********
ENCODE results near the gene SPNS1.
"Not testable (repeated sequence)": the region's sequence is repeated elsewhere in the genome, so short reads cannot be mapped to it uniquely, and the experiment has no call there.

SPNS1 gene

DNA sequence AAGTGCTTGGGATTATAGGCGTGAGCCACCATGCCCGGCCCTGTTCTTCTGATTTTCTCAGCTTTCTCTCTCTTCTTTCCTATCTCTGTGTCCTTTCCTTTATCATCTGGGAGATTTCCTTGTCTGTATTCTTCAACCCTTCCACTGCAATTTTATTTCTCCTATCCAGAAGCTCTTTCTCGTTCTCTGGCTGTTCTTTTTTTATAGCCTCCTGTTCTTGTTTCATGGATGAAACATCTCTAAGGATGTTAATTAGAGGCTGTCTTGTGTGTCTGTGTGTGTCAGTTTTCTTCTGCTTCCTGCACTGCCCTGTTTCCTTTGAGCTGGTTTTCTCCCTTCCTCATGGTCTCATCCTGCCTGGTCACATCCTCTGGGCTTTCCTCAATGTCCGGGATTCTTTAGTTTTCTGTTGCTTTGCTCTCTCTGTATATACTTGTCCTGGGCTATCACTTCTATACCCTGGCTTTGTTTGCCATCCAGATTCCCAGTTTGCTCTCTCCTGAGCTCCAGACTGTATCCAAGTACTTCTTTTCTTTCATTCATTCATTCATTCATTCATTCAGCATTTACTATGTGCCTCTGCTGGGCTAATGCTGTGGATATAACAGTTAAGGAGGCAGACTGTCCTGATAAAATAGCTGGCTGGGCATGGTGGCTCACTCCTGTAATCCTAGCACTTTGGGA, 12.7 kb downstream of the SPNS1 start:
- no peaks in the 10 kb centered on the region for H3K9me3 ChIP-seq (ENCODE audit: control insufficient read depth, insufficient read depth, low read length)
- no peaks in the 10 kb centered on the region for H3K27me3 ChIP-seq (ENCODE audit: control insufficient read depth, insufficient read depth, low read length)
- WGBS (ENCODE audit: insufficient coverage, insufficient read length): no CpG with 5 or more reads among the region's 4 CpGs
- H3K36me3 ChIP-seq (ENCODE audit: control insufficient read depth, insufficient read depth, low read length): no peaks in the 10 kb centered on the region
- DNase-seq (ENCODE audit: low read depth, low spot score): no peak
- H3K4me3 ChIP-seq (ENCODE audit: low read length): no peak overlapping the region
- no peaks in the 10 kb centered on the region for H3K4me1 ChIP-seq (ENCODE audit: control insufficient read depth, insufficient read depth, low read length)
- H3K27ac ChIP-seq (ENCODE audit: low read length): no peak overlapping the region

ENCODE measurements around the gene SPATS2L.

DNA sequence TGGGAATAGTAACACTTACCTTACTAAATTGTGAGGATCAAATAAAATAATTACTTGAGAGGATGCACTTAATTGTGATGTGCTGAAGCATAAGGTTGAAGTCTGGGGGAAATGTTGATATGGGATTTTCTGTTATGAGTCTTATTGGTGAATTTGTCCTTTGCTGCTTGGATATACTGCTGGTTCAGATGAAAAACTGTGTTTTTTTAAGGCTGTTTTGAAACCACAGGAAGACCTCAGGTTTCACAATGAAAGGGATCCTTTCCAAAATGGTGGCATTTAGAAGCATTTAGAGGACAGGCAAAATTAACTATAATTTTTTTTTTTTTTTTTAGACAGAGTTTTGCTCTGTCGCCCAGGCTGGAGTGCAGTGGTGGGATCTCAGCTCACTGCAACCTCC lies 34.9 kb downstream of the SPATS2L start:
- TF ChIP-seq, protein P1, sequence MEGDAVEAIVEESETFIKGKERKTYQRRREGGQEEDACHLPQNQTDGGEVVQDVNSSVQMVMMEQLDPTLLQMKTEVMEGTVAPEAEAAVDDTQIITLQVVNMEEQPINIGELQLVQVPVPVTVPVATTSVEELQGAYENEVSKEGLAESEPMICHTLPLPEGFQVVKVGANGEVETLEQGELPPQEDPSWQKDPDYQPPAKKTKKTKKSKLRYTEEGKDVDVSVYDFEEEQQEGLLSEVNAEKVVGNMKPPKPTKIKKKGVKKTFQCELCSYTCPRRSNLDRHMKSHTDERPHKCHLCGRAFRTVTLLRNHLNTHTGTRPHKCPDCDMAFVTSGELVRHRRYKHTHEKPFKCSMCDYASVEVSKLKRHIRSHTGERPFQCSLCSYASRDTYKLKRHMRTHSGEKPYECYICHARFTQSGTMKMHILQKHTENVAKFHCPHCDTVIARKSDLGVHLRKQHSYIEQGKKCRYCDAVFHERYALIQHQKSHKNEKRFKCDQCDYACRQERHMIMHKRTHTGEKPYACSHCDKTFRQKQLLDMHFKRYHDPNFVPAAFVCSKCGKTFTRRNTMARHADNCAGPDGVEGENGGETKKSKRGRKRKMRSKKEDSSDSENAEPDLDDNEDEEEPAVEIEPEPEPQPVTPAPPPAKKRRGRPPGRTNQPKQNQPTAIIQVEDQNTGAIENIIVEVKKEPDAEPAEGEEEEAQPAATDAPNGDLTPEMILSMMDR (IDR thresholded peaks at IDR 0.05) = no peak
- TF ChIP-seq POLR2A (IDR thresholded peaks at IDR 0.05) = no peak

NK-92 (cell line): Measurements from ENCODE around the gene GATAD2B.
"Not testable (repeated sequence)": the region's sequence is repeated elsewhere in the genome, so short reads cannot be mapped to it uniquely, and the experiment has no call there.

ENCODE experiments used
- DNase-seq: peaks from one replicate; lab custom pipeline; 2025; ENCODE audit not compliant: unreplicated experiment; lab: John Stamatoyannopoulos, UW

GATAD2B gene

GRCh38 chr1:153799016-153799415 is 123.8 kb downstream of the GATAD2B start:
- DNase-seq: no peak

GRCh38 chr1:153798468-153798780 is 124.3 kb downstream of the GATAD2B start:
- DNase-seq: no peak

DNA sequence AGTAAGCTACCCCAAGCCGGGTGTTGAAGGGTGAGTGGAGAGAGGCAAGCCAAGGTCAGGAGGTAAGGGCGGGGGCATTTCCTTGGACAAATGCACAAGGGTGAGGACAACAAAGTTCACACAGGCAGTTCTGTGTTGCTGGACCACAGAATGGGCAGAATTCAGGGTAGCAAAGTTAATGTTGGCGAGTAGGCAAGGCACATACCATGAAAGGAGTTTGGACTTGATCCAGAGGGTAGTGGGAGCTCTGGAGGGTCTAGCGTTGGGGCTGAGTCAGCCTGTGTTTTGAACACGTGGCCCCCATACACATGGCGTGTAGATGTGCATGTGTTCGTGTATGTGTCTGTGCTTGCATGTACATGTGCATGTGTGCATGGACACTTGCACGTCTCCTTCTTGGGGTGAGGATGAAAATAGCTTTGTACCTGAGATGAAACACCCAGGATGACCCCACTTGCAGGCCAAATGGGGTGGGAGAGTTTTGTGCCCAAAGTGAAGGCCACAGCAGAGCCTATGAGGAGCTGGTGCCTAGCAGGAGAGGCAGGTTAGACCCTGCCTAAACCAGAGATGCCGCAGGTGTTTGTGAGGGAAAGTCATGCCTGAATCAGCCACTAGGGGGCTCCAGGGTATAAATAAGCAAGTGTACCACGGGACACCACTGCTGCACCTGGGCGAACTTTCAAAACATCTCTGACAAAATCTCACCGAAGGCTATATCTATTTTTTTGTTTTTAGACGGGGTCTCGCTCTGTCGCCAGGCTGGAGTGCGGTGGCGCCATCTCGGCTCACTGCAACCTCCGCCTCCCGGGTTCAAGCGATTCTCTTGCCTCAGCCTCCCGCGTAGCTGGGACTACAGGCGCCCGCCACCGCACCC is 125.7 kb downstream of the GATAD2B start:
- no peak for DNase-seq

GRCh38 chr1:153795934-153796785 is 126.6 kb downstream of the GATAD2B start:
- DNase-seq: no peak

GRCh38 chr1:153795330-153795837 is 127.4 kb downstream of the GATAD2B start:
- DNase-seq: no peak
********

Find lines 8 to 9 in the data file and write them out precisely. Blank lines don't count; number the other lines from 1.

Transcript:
- H3K36me3 ChIP-seq (ENCODE audit: control insufficient read depth, insufficient read depth, low read length): no peaks in the 10 kb centered on the region
- DNase-seq (ENCODE audit: low read depth, low spot score): no peak